I love dry American humour and droll repartee. I love books that burst with original imagination and invention. I love authors who take a regular genre and transform it into something fresh and sparkling. I love characters that leap straight off the page and into your affections. I love books that entertain but also make you think, ones that don't go where you think they're going. I especially love truly inclusive books that unobtrusively reinforce the unique value of every individual. I love a strange, enigmatic world of fantasy that bides so close to our own that its presence limnes our lives, like a sketch drawn in the dark. 
 
In short, I love York: The Shadow Cipher by Laura Ruby. It has all of these things. In spades. (Are you getting the idea?) 

A mystery tradition

In its early stages,  this book has the feel of a US kids' mystery story, much in the well-loved tradition of The Westing Game and From the Mixed-up Files of Mrs. Basil E. Frankweiler. Basically, three kids try to solve an old cypher and find a treasure that will prevent their beloved apartment building home from being destroyed by an unscrupulous developer. Yet from the outset this novel has two outstanding features that lift it head and shoulders above just another fathom-the-clues story and render it a very fine book indeed in its own right. 

New York, not New York

One is the delightful amount of creative invention that has gone into building the book's world, or more specifically its city. This is a New York which has many reference points to the real location, but is embellished with many creations that are part steampunk, part Sci-fi, part fantasy. These are a supposed legacy from Theresa and Theodore Morningstarr, genius inventors and developers of the city from the 19th Century, as well as the instigators of the titular cypher. Their amazing additions include the 'Underway', a weird railway, that runs not only underground, but often emerges on fantastic raised trackways which loop and twist spectacularly around the city's skyscrapers. The children's home building, also a Morningstarrs original, has an escalator that moves horizontally and well as vertically and takes irregular, erratic routes between floors. And then the streets are kept clean by 'rollers', mechanical creatures that emerge from traps in the roadway, gather the trash and roll it away, much in the manner of scarab beetles. And on top of all this, protagonists Tess and Theo (who are themselves named after the Morningstarr twins) have an odd, giant lynx-cat pet, who also plays a prominent role in the story.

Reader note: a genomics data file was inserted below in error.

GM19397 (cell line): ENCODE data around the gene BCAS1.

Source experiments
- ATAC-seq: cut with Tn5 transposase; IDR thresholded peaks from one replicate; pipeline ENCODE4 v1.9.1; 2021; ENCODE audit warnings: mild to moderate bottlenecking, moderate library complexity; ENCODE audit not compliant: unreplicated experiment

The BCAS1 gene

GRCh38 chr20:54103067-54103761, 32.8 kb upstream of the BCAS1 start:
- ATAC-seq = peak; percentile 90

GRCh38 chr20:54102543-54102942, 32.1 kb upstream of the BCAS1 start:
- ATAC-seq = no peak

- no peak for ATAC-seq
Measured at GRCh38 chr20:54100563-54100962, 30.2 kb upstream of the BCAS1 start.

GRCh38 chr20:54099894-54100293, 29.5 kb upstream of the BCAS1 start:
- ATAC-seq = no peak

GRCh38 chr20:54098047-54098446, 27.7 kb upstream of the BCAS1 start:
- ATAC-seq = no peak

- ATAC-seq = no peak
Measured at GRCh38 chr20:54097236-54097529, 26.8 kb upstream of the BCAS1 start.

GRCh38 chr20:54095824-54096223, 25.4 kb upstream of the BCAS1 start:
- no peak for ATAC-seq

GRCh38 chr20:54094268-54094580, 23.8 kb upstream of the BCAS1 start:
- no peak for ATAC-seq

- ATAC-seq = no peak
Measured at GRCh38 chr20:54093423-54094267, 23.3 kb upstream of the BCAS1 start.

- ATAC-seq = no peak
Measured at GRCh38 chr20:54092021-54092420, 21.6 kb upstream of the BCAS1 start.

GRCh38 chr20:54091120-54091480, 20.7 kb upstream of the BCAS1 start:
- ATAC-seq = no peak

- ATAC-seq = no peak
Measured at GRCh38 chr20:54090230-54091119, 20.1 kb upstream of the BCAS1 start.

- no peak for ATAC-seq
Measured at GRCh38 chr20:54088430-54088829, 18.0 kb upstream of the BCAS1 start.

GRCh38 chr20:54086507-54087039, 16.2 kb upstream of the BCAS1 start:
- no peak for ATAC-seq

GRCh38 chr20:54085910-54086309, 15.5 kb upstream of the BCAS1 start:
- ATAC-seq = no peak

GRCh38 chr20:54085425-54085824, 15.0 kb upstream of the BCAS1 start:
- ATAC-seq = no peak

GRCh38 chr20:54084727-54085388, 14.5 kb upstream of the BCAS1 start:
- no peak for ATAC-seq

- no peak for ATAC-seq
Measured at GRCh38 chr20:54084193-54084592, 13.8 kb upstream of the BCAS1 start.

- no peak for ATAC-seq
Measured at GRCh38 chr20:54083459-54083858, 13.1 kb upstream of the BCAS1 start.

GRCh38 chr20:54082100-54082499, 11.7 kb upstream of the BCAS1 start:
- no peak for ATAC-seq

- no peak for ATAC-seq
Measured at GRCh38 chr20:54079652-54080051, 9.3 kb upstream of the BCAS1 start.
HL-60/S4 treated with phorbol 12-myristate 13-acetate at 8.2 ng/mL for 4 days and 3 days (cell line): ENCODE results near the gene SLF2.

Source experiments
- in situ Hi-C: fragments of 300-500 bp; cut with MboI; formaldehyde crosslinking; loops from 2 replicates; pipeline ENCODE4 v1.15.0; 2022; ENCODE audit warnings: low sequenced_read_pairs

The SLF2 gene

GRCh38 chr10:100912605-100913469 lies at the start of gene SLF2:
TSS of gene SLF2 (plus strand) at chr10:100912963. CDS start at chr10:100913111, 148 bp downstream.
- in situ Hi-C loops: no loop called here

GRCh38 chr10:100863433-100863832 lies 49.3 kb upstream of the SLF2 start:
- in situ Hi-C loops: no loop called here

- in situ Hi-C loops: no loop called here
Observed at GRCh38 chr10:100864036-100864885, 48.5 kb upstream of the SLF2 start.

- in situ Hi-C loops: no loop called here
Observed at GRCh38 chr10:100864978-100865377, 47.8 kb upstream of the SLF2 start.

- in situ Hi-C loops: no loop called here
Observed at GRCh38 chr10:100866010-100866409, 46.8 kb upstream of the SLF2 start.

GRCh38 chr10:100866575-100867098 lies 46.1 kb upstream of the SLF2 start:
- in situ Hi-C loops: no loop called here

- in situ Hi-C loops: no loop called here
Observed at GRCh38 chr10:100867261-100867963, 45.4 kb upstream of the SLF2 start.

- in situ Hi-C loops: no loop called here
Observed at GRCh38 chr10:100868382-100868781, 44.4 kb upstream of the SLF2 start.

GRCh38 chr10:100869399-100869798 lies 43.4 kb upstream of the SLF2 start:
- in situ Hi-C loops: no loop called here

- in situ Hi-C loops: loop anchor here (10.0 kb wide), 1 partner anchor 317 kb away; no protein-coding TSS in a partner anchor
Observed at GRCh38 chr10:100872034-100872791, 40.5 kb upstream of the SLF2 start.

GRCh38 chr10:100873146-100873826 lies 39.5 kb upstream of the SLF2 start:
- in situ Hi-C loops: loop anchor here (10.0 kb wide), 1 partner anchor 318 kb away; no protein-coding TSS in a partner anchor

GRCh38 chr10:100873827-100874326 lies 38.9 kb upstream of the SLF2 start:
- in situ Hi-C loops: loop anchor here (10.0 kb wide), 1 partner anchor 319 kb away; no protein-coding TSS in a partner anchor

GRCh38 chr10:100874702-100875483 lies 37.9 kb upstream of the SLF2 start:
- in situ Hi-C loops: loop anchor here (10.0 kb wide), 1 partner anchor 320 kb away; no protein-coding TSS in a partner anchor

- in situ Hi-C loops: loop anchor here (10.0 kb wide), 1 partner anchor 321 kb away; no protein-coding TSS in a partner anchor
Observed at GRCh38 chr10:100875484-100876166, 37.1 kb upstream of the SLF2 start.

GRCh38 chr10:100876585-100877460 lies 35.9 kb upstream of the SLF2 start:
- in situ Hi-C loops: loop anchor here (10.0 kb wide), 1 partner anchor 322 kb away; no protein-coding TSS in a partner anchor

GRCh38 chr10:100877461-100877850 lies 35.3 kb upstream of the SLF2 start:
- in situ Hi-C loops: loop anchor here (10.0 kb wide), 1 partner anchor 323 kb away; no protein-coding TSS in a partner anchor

The continual, often almost casual, introduction of these fantastic creations is endlessly intriguing, and a triumph of  invention by Laura Ruby. Equally enthralling is the way that  the otherwise very realistic, contemporary characters, living (to them) very real city lives,  take completely for granted what are (to us) mind-boggling aspects of their milieu. 

What characters!